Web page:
by NIR SHALEV
Being exiled for over thirty years hadn’t hindered Roman Polanski’s career in the slightest bit. As a matter of fact, The Pianist (2002) and Ghost Writer are easily two of his greatest movies. Add those to Repulsion (1965), Cul-de-sac (1966), Rosemary’s Baby (1968), and Chinatown (1974) and now we’re cooking with fire. Clearly he’s a master filmmaker, a famous auteur, and a media darling but that’s because when he’d created a great thriller early in his career he’d stuck to making the best thrillers from then on.
Ewan McGregor (credited as The Ghost on IMDB) is tasked with completing the memoirs of ex-British Prime Minister Adam Lang (Pierce Brosnan) because the original ghost writer was found drowned on a beach on Martha’s Vineyard. Flying from England to the U.S., McGregor is an experienced ghost writer but is completely out of the loop on politics, due to a lack of interest in the subject. He’s not dumb, he’s just naive and that’s a character trait that the film introduces from early on. Aside from that and having a bit of an ego those are the only character traits he possesses throughout the entirety of the film. Adam Lang on the other hand is much like Tony Blair and we learn a lot about him throughout the film because The Ghost must learn about him also.
The Ghost finds out about Lang’s background, dating back to the early 1970s and his enrollment in Cambridge University as an actor, before the film shifts gears back to the present. Lang is embroiled in a scandal involving the Iraq War and might be tried in court as a war criminal. The Ghost is uninterested in Lang’s present situation or the politics surrounding him but cannot but be drawn back to it every time he dabbles in Lang’s past.
Adam’s wife Ruth (Olivia Williams) is supportive of her husband but can be fragile at times. She also sometimes wears the pants in the relationship and her husband takes her advice quite often; it’s always quid pro quo between them. Adam’s personal secretary Amelia (Kim Cattrall) is always present but doesn’t seem to be part of the situation as much as Ruth.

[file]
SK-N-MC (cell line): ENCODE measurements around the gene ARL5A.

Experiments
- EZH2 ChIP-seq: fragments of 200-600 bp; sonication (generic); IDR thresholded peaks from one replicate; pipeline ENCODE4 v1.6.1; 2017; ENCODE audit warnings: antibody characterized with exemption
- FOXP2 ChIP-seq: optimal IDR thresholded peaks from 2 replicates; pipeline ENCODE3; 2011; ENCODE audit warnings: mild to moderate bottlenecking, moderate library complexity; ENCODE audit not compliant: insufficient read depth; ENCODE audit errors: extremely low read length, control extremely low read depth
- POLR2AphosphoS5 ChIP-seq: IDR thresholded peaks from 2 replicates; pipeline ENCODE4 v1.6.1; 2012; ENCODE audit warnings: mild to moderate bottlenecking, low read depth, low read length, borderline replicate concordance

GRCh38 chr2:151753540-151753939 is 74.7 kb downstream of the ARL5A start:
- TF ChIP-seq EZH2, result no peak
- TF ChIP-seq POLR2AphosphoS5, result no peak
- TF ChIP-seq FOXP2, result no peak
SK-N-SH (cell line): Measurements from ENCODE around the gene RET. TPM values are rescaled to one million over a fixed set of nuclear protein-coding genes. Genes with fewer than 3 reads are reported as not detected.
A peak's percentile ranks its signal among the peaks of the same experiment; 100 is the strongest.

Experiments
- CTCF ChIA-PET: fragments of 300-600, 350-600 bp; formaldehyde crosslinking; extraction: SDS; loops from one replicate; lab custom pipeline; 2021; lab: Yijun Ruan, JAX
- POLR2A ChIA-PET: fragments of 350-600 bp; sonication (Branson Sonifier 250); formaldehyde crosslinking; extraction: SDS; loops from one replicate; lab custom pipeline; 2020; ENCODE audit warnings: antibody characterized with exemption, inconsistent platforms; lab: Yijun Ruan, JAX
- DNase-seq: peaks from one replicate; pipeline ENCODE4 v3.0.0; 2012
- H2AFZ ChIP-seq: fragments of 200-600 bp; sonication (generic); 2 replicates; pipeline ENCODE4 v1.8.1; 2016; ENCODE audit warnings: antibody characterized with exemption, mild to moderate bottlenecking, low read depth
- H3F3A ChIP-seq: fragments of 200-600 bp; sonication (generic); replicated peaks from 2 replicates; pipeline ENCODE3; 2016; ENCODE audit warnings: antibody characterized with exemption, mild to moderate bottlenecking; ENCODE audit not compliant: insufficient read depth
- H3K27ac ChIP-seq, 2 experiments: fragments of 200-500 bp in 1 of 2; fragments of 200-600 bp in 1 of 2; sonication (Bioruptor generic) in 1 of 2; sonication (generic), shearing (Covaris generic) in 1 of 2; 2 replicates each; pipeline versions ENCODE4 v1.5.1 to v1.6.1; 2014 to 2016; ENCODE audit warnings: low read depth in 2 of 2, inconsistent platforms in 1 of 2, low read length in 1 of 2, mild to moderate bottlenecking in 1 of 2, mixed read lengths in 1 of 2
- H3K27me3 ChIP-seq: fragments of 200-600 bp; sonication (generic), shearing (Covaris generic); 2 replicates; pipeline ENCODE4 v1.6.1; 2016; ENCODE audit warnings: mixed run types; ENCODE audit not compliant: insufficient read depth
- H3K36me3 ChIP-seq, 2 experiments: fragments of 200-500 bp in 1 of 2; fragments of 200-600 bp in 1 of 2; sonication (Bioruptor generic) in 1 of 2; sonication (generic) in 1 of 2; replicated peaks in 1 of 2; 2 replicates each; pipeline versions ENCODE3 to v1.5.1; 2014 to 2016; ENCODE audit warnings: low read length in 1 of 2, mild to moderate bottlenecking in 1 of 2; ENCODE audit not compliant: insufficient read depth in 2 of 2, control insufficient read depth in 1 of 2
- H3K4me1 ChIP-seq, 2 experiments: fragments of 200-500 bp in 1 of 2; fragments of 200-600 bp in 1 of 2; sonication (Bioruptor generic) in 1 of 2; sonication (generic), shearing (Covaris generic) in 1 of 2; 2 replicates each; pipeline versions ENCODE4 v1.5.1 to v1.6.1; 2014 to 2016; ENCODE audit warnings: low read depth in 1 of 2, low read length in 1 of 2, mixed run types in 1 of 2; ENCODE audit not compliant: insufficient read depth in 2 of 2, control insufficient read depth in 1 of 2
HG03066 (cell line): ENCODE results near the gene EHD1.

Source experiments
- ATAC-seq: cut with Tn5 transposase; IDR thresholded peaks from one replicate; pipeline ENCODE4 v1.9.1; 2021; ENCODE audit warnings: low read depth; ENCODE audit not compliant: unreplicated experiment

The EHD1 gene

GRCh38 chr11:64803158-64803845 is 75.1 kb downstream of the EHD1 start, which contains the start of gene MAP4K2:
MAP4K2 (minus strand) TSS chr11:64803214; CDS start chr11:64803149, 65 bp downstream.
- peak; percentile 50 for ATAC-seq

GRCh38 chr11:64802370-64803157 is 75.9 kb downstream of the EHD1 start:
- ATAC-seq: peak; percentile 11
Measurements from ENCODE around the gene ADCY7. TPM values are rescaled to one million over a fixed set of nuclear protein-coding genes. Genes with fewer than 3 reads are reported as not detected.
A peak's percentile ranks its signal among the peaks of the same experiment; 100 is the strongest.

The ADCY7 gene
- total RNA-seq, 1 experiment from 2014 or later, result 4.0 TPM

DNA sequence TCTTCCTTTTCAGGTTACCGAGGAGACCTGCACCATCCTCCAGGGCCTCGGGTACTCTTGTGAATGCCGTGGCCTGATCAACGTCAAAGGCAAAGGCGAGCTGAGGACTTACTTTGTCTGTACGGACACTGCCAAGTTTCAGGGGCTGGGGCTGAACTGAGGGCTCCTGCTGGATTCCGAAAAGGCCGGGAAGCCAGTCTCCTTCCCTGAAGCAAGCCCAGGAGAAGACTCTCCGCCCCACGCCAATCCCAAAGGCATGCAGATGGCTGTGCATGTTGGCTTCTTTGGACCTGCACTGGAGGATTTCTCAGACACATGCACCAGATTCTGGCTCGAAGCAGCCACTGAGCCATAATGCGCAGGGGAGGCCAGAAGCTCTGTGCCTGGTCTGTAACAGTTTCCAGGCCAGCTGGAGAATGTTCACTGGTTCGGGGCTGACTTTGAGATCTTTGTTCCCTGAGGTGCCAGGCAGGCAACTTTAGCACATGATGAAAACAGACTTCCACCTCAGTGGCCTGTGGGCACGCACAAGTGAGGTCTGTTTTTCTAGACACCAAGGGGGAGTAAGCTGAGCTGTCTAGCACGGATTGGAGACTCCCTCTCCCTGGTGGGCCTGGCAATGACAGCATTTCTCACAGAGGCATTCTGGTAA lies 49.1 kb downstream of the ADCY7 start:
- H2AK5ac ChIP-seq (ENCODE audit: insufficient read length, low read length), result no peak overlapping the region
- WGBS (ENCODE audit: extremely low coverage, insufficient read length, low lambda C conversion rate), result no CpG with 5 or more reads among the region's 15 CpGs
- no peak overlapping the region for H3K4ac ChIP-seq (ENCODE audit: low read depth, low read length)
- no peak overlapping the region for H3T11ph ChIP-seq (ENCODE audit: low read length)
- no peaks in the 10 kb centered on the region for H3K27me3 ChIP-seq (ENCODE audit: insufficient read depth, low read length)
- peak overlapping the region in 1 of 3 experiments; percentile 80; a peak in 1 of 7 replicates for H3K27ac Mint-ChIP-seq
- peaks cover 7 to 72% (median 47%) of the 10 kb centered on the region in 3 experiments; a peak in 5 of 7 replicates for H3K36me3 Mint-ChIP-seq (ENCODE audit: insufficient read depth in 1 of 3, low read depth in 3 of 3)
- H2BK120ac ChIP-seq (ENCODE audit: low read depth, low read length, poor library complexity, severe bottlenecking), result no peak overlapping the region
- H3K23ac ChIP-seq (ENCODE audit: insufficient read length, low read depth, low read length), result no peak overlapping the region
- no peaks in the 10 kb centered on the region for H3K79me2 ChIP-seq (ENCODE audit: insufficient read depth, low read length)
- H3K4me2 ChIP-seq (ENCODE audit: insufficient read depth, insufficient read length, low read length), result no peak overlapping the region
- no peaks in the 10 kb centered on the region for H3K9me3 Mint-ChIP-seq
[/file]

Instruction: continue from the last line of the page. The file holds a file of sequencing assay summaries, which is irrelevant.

In order to investigate the past, The Ghost finds hidden photos of Adam from his university days. The photo brings The Ghost to an old Cambridge buddy of Adam’s, Professor Paul Emmett (Tom Wilkinson). Paul is introduced in the second act of the film and is responsible greatly to the outcome of the third act so I won’t elaborate on his part in the drama. But I will mention that Wilkinson’s performance is that of a great Polanski “potential villain” because in Polanski’s thrillers every character is a potential villain and Professor Emmet’s a great candidate for being the most sinister without having to try hard.
I haven’t the slightest complaint to make about the performances. McGregor plays a realistic human being that is embroiled in something that he doesn’t understand because he’s investigating the past and the present simultaneously, and he grows slightly paranoid, convincingly like anyone else would. Pierce Brosnan is a pleasure to watch, whether he’s grinning like an idiot or simply yelling for effect. Wilkinson’s a scene stealer and there are a couple of other bit parts, no longer than five minutes each that involve the forgotten Eli Wallach and James Belushi.
Ghost Writer opens with a fairy-boat docking on Martha’s Vineyard and on it is an SUV that hasn’t a driver on board. All of its doors are locked and its alarm system is active. Then we cut to a far off beach with a body floating in the water, later to be discovered as the first ghost writer working for Adam Lang. Such a powerful image is left alone and unquestioned until the third act of the film and that’s how and why this movie works so well. It provides us with images not containing any information and when we’re on the verge of forgetting all about them, Polanski reminds us of the aforementioned images and thrusts simple explanations that assist the film’s exposition. It’s never plot heavy and it’s never empty.
The imagery in the film is spectacular. As expected from Roman Polanski, this is a gorgeously shot film, possibly shot in digital but all the colors are vibrant and the grays are menacing; the film in general, sports a lot of gray tones. The beach house that belongs to the Langs has gray stone and steel interiors and exteriors and throughout the film, the sky is gray with clouds. But it’s not a dark or brooding picture because it’s filled with a lot of humor, and I mean a lot, and the compositions are gorgeous and, without exaggeration, perfect.
There’s a certain shot in Rosemary’s Baby that depicts a man sitting on a bed but the camera is situated in the hallway and we only see half of the man. We try to lean to one side in order see what’s inside the room but can’t quite make it. Such is a famous device used by Polanski throughout the decades and I lost count of how many times I saw that type of shot in this film. But every time that it was used it carried a purpose, it explored character traits and was always advancing the plot somehow. It’s rather brilliant.
The conspiracy is good, the tension is presented with style, and the story is very well rounded off. Labeling this movie a film noir would be wrong but it does have a snaking plot that’s a lot of fun and here’s a great throwback to good ‘ol detective movies that star relatively likable anti-heroes. And kudos to Roman Polanski for being able to make great movies anywhere in the world while sticking to his great sense of style and ability to tell interesting stories.
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